You ready?

Let all bitterness and indignation and wrath (passion, rage, bad temper) and resentment (anger, animosity) and quarreling (brawling, clamor, contention) and slander (evil-speaking, abusive or blasphemous language) be banished from you, with all malice (spite, ill will, or baseness of any kind). And become useful and helpful and kind to one another, tenderhearted (compassionate, understanding, loving-hearted), forgiving one another [readily and freely], as God in Christ forgave you. Ephesians 4:29-32 AMP

To join our online community of “bible doers” working out Ephesians 4:29-32 in your own world, just do it and tell us what happens. Post in the comment section or via the contact page. We’ll run the best stories, with a link to your blog here.

On Life Dismantled.

Four years ago, it was impossible that I would sob in a bathroom, at work, flanked by three women praying to Jesus on my behalf. There was exactly zero chance I could be that humble, that submitted to any authority but my own. It was a point of pride for me to reject a biblical worldview and everything I thought that meant.

But dangling from the end of your rope, is a REAL. DANGEROUS. PLACE. And deciding to read the Bible and follow Jesus like I mean it, is the smartest thing I ever did. It has rearranged my furniture so thoroughly, in such dramatic and interesting ways, I regret not doing it sooner.

Photo: Kristin Jack

Photos: Kristin Jack

My new life at Mercy Ships is a good example of the massive remodel God has in mind.

Based on Youth With a Mission’s five-month Discipleship Training School, “Gateway” is the Mercy Ships training program I will soon help lead. I’ve been a student of it for the last five weeks, and it has proven a wonderful place to be dismantled by God, in public.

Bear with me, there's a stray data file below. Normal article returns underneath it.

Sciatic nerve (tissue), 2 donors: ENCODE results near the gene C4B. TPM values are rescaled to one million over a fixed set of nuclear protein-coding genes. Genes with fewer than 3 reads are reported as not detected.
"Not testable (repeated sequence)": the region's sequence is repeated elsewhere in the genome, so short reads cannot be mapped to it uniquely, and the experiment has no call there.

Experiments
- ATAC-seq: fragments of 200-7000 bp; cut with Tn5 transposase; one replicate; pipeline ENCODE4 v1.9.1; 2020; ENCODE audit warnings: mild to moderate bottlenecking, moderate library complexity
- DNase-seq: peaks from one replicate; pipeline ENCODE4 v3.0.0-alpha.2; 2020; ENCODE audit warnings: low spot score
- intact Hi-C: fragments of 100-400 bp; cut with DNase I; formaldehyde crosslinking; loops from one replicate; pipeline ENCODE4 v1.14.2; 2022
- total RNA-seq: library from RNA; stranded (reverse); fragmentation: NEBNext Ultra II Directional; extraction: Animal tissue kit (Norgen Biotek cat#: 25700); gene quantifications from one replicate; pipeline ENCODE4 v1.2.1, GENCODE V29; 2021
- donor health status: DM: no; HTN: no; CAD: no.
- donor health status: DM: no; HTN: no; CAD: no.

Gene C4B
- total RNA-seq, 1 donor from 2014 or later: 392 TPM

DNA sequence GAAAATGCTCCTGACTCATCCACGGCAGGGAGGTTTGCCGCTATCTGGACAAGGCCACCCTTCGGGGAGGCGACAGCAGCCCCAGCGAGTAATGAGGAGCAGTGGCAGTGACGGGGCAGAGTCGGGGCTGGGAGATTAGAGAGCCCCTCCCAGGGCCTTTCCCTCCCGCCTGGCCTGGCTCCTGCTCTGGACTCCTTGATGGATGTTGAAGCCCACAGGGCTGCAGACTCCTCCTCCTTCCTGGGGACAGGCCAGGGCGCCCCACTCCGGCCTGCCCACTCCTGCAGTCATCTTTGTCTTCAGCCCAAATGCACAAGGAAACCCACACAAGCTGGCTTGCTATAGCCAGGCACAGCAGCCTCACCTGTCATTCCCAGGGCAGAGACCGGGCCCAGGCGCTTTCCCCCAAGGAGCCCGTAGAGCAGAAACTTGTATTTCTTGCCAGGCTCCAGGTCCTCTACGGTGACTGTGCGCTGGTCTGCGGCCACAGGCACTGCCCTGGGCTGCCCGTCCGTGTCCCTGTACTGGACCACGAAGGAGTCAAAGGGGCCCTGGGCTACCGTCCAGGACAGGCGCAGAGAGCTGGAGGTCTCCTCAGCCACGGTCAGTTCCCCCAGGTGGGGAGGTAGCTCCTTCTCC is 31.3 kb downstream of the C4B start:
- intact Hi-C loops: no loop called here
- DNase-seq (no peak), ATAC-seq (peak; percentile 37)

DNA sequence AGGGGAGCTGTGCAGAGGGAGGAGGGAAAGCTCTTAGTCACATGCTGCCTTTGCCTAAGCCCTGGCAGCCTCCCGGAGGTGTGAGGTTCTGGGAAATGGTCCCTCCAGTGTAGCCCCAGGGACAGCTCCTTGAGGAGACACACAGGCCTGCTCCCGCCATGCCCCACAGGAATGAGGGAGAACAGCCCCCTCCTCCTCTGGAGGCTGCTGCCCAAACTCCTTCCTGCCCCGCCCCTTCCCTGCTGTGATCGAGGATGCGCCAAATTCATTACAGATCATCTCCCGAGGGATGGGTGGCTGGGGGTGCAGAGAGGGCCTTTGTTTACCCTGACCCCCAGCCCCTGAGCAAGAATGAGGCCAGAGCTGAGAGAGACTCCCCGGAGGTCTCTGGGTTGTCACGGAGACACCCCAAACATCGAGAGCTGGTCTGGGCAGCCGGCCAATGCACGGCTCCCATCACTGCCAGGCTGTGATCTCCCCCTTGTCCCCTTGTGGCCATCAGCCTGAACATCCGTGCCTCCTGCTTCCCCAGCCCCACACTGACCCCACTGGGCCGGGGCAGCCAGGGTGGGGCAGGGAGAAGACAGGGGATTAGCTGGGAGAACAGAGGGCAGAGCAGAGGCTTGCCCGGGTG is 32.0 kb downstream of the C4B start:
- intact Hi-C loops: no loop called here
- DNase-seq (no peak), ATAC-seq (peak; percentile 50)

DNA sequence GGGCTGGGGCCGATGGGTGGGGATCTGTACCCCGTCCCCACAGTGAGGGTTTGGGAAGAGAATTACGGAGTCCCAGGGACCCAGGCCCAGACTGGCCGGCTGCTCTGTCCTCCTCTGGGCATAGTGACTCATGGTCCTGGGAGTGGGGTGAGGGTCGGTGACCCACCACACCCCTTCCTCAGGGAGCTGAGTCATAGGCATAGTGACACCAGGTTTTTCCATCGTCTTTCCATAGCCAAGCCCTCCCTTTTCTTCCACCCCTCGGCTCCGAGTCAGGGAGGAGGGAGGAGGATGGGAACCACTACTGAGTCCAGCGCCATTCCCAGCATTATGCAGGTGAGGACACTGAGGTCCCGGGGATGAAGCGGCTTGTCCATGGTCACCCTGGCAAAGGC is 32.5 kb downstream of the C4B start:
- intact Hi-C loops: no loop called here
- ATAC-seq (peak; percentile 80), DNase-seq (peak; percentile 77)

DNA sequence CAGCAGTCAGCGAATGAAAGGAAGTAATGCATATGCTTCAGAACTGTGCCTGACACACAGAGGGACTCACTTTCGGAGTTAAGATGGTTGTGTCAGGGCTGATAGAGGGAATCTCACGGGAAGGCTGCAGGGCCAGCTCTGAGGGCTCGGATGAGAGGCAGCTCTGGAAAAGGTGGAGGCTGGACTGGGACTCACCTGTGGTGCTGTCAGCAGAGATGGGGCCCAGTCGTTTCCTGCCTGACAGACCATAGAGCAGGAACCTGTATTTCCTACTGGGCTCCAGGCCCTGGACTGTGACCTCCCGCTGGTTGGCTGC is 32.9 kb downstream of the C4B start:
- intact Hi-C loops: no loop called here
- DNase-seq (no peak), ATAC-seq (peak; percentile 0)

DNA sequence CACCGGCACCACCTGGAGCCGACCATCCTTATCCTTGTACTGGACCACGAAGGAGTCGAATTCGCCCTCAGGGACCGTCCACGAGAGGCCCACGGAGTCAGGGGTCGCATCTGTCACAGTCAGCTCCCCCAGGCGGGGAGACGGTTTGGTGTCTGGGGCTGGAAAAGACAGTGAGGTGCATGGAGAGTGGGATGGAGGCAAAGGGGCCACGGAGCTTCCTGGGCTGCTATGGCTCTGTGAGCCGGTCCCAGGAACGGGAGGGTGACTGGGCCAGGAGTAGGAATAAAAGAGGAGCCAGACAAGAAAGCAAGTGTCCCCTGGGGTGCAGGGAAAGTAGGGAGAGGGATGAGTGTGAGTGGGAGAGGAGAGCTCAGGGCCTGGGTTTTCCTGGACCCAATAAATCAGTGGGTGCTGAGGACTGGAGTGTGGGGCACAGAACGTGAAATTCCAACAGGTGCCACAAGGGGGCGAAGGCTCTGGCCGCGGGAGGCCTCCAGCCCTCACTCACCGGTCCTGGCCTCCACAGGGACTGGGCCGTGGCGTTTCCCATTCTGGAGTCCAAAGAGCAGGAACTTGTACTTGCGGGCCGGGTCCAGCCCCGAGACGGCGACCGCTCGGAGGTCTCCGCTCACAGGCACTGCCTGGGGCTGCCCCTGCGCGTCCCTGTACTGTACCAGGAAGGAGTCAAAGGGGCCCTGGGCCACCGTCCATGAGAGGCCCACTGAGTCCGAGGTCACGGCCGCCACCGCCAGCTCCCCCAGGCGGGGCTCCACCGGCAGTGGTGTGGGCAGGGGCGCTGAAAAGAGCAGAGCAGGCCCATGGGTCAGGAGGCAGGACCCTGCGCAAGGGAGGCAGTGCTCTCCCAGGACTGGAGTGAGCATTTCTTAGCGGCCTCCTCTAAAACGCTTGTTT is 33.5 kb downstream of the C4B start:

And maybe that sounds horrifying, which it is, until you realize everyone else is doing it too – Parsing messy childhoods and sticky father images, jettisoning baggage, and getting down to the way things are. Tomorrow, somebody will surely throw open a long-chained closet door that conceals the terrible-awful and let the light shine in. Then they will cry in the bathroom.

This is some of the hardest evidence I can offer for the value of following Jesus.

When I was working the American dream like a boss, making a bunch of money and waking up each day in a dead panic, my life felt like a carnival game. The objective seemed to be, learn the rules, avoid the rigged ones and play better than everyone else. That’s it. Without eternity, who really cares what you do here? Of course, sometimes I’d win a stuffed banana, and that was nice, but who wants one of those anyway?

What I wanted was joy. I wanted to feel the love of God move from me, to someone else and back again; to know I am so thoroughly loved that all I really must do is manifest, to see people around me for the weary travelers they are, thirsty for love.

I have that now in ever-increasing measure. It’s my new American Dream. And the only thing I did to get it, was humble myself and surrender to a brand new worldview, one wherein Jesus is the center of everything.

I’m living proof. It works.

The Gateway Gang. Fighting Fires. Photo: Kristin Jack

The Gateway Gang. Fighting Fires. Photo: Kristin Jack

And so on Thursday morning, this group of people, who’ve held my hand as God threw open my broom closets, will board a plane for Point Noire, Congo. Many of them will spend the next several years there following Jesus right into the beating heart of Africa, where his beloved poor live.

My prayer for them is this:

And so, from the day we heard, we have not ceased to pray for you, asking that you may be filled with the knowledge of his will in all spiritual wisdom and understanding,so as to walk in a manner worthy of the Lord, fully pleasing to him, bearing fruit in every good work and increasing in the knowledge of God. May you be strengthened with all power, according to his glorious might, for all endurance and patience with joy, giving thanksto the Father, who has qualified youto share in the inheritance of the saints in light. Colossians 1:9-12